Commentary on Political Economy

Thursday, 16 July 2020

Any China-Iran Deal Will Be Mostly About Business

It won’t be about a strategic realignment to spite the U.S. 
Big optics, small investments.
Big optics, small investments. Source: Anadolu Agency/Anadolu
Last week, an 18-page document began circulating on Iranian social media that was purportedly a draft of negotiation points for a new agreement between China and Iran. The unverified document, which listed over 100 potential projects, led to breathless reporting that Iran had prepared a “final contract” that would see the country deepen its economic dependence on Beijing.
Within Iran, the presumed deal has been met with fierce opposition across political camps, all of which are opposed to the idea of increased dependence on China.
But in economic terms, Iran is no more dependent on China than most developing economies. Yes, the Chinese presence in Iran has grown over the years: there’s a Chinese owned polyester factory in Neyshabur, a Chinese-run grocery in Chabahar, and Chinese workers are building infrastructure in Qom.
But take a comparative view of Chinese projects elsewhere, and you find that while Beijing’s footprint did grow in Iran between 2008 and 2018, it has grown much more in other countries in the Middle East. In the decade beginning in 2008, the average annual turnover of Chinese construction projects in Iran, projects that can be considered part of China’s ambitious Belt and Road Initiative, was $1.7 billion. The average annual turnover in Iraq was $2.2 billion, and $4.8 billion in Saudi Arabia.
Tehran is pursuing an upgraded partnership with China not because it is dependent on Beijing’s economic support, but rather because it has been largely left out of a decade of aggressive Chinese investment in developing economies worldwide.
Iran, as the second-largest and most diverse economy in the Middle East after Turkey, was an early destination for Chinese enterprises in the first years of their rapid global growth. Iran entered its period of accelerating industrialization in the early 2000s, just as Chinese capital goods began to hit international markets. These were cheaper for Iranian firms to purchase and operate—the impetus for growing China-Iran ties was not grand strategy, it was just business.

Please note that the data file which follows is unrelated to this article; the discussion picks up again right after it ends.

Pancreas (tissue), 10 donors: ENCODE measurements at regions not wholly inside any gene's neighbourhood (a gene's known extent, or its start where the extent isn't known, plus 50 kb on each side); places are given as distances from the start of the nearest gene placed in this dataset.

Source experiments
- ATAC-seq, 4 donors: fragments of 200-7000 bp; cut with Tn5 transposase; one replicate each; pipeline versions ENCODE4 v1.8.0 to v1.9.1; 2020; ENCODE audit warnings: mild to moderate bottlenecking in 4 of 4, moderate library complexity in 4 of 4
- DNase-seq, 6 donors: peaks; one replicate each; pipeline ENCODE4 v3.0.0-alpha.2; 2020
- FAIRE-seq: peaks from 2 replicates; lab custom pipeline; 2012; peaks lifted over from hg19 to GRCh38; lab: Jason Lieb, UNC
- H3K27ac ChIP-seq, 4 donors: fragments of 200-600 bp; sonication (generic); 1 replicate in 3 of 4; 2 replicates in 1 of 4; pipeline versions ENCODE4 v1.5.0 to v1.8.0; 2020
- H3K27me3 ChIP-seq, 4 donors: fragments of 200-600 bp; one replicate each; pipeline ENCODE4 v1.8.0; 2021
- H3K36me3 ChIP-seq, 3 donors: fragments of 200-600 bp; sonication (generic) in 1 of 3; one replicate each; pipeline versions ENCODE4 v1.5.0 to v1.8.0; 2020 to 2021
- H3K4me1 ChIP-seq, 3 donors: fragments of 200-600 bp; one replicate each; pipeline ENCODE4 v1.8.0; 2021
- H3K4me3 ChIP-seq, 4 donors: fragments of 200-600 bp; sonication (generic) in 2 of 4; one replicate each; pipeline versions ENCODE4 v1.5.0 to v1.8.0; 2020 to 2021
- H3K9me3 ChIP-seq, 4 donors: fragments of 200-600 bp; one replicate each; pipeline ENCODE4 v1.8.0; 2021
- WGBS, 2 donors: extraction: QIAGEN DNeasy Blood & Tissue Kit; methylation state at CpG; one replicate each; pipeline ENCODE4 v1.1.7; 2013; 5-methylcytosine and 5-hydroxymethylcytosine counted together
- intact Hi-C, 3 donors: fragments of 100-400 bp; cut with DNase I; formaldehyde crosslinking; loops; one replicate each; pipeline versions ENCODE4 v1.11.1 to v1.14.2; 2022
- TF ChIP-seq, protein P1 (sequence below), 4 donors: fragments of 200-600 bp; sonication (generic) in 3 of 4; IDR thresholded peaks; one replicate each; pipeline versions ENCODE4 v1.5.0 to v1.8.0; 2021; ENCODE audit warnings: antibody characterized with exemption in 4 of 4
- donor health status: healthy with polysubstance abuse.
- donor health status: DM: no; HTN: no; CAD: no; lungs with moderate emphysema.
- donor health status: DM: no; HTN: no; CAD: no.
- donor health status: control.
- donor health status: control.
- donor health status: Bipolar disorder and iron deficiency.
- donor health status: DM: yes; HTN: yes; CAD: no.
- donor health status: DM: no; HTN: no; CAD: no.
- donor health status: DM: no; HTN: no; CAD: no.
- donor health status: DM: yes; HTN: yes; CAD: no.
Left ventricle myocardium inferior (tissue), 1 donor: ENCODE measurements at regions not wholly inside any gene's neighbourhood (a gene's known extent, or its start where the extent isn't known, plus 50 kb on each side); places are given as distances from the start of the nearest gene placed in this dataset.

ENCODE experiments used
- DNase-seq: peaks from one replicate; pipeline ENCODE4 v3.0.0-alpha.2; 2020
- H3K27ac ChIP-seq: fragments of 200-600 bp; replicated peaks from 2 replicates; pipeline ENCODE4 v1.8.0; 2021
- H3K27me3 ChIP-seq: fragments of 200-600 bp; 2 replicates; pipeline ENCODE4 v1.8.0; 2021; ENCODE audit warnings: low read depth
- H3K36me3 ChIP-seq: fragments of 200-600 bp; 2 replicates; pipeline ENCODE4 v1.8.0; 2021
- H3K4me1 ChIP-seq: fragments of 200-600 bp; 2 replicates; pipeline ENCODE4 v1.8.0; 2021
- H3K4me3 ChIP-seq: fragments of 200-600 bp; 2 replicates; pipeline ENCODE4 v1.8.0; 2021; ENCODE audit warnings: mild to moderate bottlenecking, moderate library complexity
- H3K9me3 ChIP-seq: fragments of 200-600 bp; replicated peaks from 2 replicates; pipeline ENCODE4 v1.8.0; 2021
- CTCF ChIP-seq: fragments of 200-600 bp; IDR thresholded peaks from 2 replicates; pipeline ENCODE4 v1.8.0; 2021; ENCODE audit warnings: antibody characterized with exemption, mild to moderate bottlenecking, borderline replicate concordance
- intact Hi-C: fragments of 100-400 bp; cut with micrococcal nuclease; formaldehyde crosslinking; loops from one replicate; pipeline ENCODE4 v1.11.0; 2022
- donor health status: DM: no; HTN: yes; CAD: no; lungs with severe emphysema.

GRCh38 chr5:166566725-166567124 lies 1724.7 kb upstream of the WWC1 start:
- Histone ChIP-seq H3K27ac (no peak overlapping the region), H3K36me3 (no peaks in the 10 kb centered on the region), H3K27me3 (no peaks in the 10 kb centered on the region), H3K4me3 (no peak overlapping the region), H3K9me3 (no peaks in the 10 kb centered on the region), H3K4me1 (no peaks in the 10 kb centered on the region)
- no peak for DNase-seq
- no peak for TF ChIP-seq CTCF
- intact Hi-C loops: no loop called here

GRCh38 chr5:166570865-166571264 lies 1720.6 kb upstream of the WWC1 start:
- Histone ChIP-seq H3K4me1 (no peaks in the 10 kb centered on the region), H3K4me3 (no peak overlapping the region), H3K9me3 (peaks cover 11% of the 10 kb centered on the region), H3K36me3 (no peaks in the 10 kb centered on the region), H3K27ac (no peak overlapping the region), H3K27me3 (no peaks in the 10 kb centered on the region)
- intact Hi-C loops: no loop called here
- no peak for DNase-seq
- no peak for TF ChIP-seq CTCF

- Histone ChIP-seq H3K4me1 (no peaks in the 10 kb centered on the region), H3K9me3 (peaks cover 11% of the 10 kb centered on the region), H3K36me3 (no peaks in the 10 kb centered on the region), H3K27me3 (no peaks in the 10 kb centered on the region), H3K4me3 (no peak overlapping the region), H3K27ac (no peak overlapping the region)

The lack of a strategic partnership—despite perceptions in Washington—kept economic ties vulnerable. While the imposition of U.S. and European Union sanctions in 2008 did not completely deter Chinese firms from Iran, it did prevent much of the long-term investment China directed elsewhere in the region. This was clearest in the capital-intensive oil sector, where Chinese firms were slow to fulfill contractual obligations when international sanctions were at their height, leading Iran to unilaterally terminate some of the largest contracts with Chinese state firms.
President Hassan Rouhani was hoping for a reset with China when he traveled to Beijing in January 2016, just a few weeks following the implementation of the nuclear deal and the lifting of U.S. secondary sanctions. The two countries signed a “comprehensive strategic partnership,” which declared a mutual agreement “to enhancing investment and trade exchanges.”\
But the document was basically a long list of all the areas in which China and Iran could cooperate—it created no actual obligations or targets for either side. While Chinese trade with Iran did pick up following sanctions relief, the Trump administration’s withdrawal from the nuclear deal led to another period of declining bilateral trade.
The Rouhani administration, now is in its final year, is trying to use the current moment of increased tensions between China and the U.S. to push Beijing to make good on its statements of support for Iran in the face of U.S. pressure. Should China fail to back up its rhetoric for fear of inviting U.S. sanctions pressure, it would expose the limitations of Beijing’s ambitions to be the preferred partner for developing economies worldwide.
Ultimately, China and Iran will strike some kind of detailed, long-term framework that will define their bilateral relations. This is not because Iran is at the center of Chinese ambitions, but because China is at the heart of economic development for all emerging economies. Any deal between the two countries will be narrower in scope than the current sensational headlines suggest—and can be easily balanced should the lifting of U.S. sanctions allow the resumption of Western investment in Iran.

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